“Even with these constraints, in a mature market with sufficient supply and demand, we could produce 1.5 billion tons of biomass annually, and even more with the new resources we identify.”

Farmers and bioeconomy stakeholders can use the report as a first step to identify biomass production opportunities. Hardy perennial crops such as poplar trees and switchgrass need less water and fertilizer, and winter oilseed crops like carinata and pennycress can provide additional farm income. Cities could capture waste discarded in landfills, supporting a circular economy.

The report follows the 2005 U.S. Billion-Ton Study, the 2011 U.S. Billion-Ton Update, and the 2016 U.S. Billion-Ton Report, all managed by ORNL researchers. The new assessment includes contributions and reviews by 52 experts from 11 federal agencies, national laboratories, universities, and industry.

“Data behind the new Billion-Ton Report—as well as data from past reports—can be used to drive local, regional, and national decision-making,” said Maggie Davis, natural resources data scientist at ORNL.

“We leveraged modern data methods to make accessing and using the data easy for government decision-makers, industry leaders, farmers, researchers, and other stakeholders who support the bioeconomy. The information can also be used to chart a course for larger investments in support of strategically targeted scientific research.”

The 2023 report “is the culmination of 20 years of meticulous analysis, taking into account the potential from croplands, forests, and new sources of biomass along with economic and environmental considerations, transportation and logistics and evolving technologies.”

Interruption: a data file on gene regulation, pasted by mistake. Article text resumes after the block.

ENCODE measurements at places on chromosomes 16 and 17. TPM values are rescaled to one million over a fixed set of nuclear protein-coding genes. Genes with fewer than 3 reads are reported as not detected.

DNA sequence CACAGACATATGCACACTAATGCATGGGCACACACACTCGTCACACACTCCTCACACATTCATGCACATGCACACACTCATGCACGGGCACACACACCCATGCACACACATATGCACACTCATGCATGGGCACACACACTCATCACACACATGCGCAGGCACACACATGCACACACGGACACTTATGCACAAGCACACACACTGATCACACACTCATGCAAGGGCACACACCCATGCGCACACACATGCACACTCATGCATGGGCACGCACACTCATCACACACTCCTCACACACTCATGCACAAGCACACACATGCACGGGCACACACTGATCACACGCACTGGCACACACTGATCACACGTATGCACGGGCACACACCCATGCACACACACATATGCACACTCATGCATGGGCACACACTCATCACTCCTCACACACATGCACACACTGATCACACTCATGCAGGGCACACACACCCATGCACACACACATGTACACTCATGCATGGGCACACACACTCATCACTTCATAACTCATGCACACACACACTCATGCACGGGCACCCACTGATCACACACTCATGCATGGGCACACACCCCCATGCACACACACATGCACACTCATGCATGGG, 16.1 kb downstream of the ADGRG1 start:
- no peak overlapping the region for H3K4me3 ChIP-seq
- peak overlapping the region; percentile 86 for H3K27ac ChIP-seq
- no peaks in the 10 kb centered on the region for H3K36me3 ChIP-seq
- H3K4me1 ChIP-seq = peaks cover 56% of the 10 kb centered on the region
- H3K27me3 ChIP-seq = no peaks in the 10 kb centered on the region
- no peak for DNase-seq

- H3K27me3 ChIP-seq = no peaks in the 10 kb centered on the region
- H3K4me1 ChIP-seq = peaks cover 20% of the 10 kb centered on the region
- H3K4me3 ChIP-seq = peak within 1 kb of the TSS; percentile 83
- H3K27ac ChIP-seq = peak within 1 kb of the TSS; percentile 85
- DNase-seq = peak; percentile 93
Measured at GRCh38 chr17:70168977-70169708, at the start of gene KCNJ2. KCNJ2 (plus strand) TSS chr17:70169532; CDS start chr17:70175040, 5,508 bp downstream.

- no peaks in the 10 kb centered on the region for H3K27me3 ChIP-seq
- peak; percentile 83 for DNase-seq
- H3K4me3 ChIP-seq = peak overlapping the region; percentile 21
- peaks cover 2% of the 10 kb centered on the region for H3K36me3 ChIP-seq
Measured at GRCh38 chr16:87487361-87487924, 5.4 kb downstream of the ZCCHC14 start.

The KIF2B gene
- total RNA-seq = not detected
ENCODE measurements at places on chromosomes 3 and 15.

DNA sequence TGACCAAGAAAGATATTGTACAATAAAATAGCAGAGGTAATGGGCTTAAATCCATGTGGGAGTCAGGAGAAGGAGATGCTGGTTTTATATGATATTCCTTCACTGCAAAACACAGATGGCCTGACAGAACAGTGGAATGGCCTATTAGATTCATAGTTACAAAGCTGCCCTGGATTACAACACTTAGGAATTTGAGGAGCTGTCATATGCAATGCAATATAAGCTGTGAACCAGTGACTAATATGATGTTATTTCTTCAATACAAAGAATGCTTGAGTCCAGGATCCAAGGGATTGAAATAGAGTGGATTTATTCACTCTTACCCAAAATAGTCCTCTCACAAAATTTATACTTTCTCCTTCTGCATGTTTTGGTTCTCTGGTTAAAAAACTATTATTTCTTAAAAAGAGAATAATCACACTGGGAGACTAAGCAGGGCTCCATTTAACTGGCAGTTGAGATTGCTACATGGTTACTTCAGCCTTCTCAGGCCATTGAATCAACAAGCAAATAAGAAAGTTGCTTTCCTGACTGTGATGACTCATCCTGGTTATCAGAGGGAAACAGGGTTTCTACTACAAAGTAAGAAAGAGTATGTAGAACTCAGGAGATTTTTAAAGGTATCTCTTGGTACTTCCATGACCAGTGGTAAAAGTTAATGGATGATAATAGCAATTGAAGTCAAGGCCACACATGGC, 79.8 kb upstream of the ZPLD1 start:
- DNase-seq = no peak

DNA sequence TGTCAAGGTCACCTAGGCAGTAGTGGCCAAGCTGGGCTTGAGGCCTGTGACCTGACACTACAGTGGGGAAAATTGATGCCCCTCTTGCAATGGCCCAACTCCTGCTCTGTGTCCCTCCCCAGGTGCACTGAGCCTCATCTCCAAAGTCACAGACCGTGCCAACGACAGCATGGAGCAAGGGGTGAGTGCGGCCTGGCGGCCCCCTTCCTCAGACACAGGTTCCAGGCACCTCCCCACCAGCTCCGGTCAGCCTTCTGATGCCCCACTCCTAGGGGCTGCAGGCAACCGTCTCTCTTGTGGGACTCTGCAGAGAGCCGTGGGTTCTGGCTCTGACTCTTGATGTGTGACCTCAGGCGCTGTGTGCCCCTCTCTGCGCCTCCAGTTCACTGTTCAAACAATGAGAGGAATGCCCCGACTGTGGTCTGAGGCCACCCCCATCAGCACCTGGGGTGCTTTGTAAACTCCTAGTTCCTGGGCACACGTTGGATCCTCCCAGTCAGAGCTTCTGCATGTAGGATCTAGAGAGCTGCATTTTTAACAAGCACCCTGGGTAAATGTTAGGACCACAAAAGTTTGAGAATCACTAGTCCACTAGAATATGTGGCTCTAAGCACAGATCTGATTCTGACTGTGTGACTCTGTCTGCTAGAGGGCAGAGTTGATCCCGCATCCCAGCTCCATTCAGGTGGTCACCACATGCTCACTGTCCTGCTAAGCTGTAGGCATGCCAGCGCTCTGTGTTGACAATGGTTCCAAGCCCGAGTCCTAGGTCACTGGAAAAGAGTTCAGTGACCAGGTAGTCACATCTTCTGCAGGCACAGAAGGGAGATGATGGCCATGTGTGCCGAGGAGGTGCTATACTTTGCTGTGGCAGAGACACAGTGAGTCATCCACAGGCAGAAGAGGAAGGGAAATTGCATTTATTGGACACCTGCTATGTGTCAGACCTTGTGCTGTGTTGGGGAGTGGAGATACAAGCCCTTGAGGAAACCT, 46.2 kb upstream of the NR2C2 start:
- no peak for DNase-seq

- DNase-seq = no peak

“We identify pathways to boost both rural and urban bioeconomies in support of a cleaner future,” said Erin Webb, lead for the Bioresource Science and Engineering group and relationship manager for DOE’s Bioenergy Technologies Office at ORNL.

ORNL’s biomass resource expertise, including Billion-Ton data and analysis, also supported the Roads To Removal national report released in December 2023 that identified 1 billion metric tons of carbon dioxide removal potential in the United States, charting a path toward the goal of a net-zero emissions economy by 2050.

UT-Battelle manages ORNL for the Department of Energy’s Office of Science, the single largest supporter of basic research in the physical sciences in the United States. The Office of Science is working to address some of the most pressing challenges of our time. For more information, please visit energy.gov/science.

More information:
Report: www.energy.gov/eere/bioenergy/ … ble-carbon-resources

Provided by
Oak Ridge National Laboratory

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Sustainable biomass production capacity could triple US bioeconomy, report finds (2024, March 18)
retrieved 20 March 2024